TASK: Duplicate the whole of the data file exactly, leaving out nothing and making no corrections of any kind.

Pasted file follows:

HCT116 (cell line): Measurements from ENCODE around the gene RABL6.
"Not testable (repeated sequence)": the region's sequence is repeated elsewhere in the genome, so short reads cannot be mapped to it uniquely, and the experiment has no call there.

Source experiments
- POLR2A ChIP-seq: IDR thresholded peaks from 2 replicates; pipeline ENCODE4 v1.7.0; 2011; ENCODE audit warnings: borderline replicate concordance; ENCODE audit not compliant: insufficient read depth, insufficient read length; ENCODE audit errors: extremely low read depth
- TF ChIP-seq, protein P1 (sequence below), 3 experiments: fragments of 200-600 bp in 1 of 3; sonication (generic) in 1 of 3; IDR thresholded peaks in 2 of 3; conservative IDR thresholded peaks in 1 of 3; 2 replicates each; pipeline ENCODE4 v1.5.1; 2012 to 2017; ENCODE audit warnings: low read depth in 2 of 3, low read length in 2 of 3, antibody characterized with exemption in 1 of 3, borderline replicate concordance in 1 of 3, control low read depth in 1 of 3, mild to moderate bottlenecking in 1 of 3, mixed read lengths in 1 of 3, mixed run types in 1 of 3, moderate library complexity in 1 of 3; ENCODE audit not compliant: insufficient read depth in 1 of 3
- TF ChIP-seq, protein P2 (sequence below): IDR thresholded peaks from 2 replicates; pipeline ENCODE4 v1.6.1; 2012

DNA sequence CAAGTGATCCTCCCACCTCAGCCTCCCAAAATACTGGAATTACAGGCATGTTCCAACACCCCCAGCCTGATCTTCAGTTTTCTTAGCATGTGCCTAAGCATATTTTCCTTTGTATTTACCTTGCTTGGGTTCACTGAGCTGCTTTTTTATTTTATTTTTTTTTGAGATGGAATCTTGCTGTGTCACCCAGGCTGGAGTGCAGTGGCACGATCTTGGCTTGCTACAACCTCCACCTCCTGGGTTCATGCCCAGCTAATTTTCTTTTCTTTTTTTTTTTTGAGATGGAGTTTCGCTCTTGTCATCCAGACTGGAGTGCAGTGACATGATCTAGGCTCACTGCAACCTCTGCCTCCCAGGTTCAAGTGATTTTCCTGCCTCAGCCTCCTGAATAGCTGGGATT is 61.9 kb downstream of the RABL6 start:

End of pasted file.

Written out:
HCT116 (cell line): Measurements from ENCODE around the gene RABL6.
"Not testable (repeated sequence)": the region's sequence is repeated elsewhere in the genome, so short reads cannot be mapped to it uniquely, and the experiment has no call there.

Source experiments
- POLR2A ChIP-seq: IDR thresholded peaks from 2 replicates; pipeline ENCODE4 v1.7.0; 2011; ENCODE audit warnings: borderline replicate concordance; ENCODE audit not compliant: insufficient read depth, insufficient read length; ENCODE audit errors: extremely low read depth
- TF ChIP-seq, protein P1 (sequence below), 3 experiments: fragments of 200-600 bp in 1 of 3; sonication (generic) in 1 of 3; IDR thresholded peaks in 2 of 3; conservative IDR thresholded peaks in 1 of 3; 2 replicates each; pipeline ENCODE4 v1.5.1; 2012 to 2017; ENCODE audit warnings: low read depth in 2 of 3, low read length in 2 of 3, antibody characterized with exemption in 1 of 3, borderline replicate concordance in 1 of 3, control low read depth in 1 of 3, mild to moderate bottlenecking in 1 of 3, mixed read lengths in 1 of 3, mixed run types in 1 of 3, moderate library complexity in 1 of 3; ENCODE audit not compliant: insufficient read depth in 1 of 3
- TF ChIP-seq, protein P2 (sequence below): IDR thresholded peaks from 2 replicates; pipeline ENCODE4 v1.6.1; 2012

DNA sequence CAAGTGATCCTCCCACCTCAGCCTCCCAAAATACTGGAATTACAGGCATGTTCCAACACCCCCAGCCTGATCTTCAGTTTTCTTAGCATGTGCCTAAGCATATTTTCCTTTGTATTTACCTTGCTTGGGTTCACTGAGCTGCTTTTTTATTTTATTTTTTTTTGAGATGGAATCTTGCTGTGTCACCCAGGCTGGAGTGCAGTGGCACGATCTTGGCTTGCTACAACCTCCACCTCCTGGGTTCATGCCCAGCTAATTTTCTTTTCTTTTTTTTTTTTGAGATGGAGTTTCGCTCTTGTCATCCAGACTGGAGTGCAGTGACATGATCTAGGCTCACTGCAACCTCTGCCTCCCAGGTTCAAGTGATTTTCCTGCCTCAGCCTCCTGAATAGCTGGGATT is 61.9 kb downstream of the RABL6 start: